“As our communities and companies grapple with climate risk, we need to arm them with better climate data — empowering decision-makers across our country and economy with information and insights on how to operate in our ‘new normal,’ ” said Ali Zaidi, White House deputy national climate adviser, in a statement.
The Federal Emergency Management Agency issued a request for information Tuesday to guide how it would update the National Flood Insurance Program’s flood plain management standards, which have not been changed substantially since 1976. It is also seeking input on better protecting the habitats and populations of threatened and endangered species in the face of these risks.
The agency said it will gather public comments “to inform potential revisions that protect households from flood damage, make communities more resilient, and reduce a major source of financial risk to the country,” according to the White House.
The program requires communities to adopt these standards, which are intended to reduce flood damage to properties, as a condition of eligibility for federal flood insurance.
Despite the increasing risks, some flood-prone communities have continued unchecked development, which updated standards could halt.
FEMA’s request for input comes less than two weeks after the agency raised rates for many homeowners living in flood-prone areas, factoring climate risk into its policy premiums for the first time. The future impacts could be large; a report from the First Street Foundation released Monday showed that the effects of climate change will place 1.2 million additional residential properties at serious risk of flooding over the next 30 years.
Some states and localities have developed their own flood mapping to guide building policies; a July report from the Government Accountability Office found that many of FEMA’s flood-plain maps are outdated and do not reflect how climate change may affect flood risk.
The effort to change the way American cities and towns build in the face of floods coincides with an escalation in damage from these storms, which have grown more intense with rising temperatures.
Since the 1980s, flood- and storm-related disasters have caused $1.7 trillion of damage — with more than a third of that occurring in the past five years. Forty years ago, the United States experienced a $2 billion weather disaster roughly annually; in the past decade, it has experienced an average of 10 a year.
The federal flood program has spent more than $69 billion on insurance claims since 1973, with half of that paid in the past 12 years.
Tropical storms and hurricanes inflicted their heaviest damage and their highest death toll over the past four decades. Hurricane Ida has been the most expensive disaster this year, with initial damage estimates at $64.5 billion — making it the fifth-costliest hurricane in U.S. history.
“It is important to review these standards, since climate change is escalating flood risk in many places around the country,” said Carolyn Kousky, executive director at the University of Pennsylvania’s Risk Management and Decision Processes Center. “Since our development is very long-lived, it is critical that our building standards consider future increases in risk instead of being backward looking.”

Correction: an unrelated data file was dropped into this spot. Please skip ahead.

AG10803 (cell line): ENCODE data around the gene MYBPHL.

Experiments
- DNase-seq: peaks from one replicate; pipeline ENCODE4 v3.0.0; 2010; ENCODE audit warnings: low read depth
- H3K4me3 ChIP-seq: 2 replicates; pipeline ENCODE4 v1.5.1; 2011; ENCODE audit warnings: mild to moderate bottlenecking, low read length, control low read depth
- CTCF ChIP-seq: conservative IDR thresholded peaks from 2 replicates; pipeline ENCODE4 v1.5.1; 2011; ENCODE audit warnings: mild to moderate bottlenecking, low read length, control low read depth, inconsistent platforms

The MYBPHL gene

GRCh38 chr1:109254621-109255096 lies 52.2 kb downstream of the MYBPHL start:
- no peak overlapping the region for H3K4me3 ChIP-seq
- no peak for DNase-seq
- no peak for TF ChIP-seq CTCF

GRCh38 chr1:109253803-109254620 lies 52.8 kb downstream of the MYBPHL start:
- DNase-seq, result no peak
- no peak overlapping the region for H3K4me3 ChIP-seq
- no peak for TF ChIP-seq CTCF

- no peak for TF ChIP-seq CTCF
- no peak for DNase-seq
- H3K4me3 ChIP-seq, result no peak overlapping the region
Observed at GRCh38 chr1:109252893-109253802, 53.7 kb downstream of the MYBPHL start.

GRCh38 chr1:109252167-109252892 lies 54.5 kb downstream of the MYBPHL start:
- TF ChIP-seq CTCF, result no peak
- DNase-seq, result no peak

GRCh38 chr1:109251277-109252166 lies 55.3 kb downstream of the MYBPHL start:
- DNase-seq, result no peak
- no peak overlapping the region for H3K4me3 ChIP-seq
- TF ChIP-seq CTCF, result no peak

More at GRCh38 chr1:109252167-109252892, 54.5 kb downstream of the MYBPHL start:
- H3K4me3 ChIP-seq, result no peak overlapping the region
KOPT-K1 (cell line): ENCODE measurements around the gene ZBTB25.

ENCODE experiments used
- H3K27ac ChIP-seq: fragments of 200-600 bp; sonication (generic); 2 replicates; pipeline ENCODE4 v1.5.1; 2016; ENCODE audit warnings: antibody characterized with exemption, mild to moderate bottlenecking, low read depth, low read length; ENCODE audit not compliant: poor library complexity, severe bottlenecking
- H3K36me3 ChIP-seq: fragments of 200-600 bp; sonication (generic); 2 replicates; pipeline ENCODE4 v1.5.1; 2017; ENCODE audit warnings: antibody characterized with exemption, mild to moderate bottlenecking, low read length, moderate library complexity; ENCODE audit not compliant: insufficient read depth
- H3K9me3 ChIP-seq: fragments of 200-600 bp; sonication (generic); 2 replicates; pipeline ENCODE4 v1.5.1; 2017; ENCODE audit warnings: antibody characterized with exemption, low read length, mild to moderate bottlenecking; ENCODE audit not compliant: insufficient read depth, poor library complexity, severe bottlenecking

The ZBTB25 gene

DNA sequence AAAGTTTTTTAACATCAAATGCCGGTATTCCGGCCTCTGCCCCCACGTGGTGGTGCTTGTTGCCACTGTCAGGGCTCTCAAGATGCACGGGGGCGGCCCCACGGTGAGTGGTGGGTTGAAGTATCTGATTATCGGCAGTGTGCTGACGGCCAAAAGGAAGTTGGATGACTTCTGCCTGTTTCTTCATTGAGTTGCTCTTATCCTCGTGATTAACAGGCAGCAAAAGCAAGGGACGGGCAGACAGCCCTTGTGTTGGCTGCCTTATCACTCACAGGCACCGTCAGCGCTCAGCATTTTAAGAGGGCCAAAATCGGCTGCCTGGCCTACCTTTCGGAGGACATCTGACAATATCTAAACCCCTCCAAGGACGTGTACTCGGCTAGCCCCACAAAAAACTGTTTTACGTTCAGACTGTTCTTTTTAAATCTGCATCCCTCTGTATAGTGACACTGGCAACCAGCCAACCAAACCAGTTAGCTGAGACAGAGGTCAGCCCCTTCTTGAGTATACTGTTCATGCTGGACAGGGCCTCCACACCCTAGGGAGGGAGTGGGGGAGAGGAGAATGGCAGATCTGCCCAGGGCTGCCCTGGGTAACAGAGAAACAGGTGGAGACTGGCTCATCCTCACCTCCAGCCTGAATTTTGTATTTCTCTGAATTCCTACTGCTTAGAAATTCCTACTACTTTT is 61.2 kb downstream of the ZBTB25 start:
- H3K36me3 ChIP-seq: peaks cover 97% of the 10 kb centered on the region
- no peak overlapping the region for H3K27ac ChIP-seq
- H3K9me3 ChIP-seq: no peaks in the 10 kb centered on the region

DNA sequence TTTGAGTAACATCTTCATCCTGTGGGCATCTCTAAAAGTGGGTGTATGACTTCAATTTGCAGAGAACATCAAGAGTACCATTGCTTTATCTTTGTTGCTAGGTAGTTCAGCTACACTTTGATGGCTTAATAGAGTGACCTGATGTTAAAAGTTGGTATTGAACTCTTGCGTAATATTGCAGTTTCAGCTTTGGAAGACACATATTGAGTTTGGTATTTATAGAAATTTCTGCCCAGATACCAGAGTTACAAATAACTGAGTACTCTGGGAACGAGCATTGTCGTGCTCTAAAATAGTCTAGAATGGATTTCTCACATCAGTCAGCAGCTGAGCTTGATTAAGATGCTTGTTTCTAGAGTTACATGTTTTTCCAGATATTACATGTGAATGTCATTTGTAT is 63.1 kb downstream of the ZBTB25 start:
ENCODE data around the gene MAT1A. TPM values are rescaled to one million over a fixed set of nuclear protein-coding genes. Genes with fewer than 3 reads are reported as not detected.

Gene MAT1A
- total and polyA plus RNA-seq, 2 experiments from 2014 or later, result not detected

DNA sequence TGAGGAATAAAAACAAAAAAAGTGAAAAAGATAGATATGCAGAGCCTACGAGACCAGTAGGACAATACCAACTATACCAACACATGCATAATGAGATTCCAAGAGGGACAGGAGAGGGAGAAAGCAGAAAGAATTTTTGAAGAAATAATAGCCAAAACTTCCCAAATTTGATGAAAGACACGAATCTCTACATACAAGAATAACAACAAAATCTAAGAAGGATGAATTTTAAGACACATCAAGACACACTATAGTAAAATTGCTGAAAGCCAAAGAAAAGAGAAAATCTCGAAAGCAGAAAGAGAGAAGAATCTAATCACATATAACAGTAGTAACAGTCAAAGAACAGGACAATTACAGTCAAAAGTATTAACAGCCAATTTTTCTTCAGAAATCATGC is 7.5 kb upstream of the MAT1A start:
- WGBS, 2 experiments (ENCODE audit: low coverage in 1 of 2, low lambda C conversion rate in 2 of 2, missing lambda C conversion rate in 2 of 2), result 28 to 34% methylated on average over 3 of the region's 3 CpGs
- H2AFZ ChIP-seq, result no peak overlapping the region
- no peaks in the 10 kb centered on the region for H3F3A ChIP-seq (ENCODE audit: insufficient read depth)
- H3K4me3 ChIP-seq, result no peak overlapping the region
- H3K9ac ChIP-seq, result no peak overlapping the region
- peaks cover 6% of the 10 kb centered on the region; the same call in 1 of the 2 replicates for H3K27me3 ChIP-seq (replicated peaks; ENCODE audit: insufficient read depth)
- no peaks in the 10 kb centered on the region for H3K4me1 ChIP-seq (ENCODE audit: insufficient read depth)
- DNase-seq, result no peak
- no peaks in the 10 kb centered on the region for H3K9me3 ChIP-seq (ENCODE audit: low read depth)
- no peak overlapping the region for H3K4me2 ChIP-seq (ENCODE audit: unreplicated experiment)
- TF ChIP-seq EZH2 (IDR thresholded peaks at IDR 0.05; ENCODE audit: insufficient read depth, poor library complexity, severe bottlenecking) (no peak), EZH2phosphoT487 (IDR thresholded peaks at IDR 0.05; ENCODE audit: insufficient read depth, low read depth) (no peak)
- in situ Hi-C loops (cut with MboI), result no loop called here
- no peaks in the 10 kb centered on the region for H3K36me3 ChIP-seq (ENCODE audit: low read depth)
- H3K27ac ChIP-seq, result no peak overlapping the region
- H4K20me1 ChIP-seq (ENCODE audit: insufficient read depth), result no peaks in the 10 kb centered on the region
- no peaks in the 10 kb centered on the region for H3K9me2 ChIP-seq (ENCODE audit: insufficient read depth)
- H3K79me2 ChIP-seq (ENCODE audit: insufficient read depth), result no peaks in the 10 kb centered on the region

The federal government’s current minimum flood plain requirements include obtaining a determination of whether construction will be in a flood plain, and ensuring that homes and nonresidential structures in high-risk areas are above certain flood levels or have watertight flood-proofing. The requirements also typically prohibit construction on some floodways and include additional measures to protect buildings in coastal areas against waves and storm surges.
However, many of these standards are based on outdated building codes and flood plain maps. In January, the Association of State Floodplain Management and the Natural Resources Defense Council submitted a petition with recommendations to revise FEMA flood plain management.
The petition called on the agency to improve flood mapping and strengthen minimum standards, such as increasing the elevations at which homes in high-risk regions are built. FEMA has published excerpts of the report, but it has not yet adopted the recommendations as the agency’s flood plain management standards.
The announcement is one of several the White House is making Tuesday as part of a Climate and Equity Roundtable in Detroit hosted by the National Oceanic and Atmospheric Administration. NOAA, which awarded $171 million of new climate research grants as part of the event, plans to hold additional roundtables across the country to hear recommendations on improving its services and products for communities.
The administration also launched a redesigned climate.gov website that incorporates artificial intelligence and better connects Americans with data, public-friendly climate explainers and teaching resources. Several federal offices and agencies also collaborated and delivered two new reports Tuesday to the National Climate Task Force with the aim of further improving open access to climate tools.
Earlier this year, the Biden administration made about $5 billion available for community projects to prepare and protect against extreme weather and climate disasters.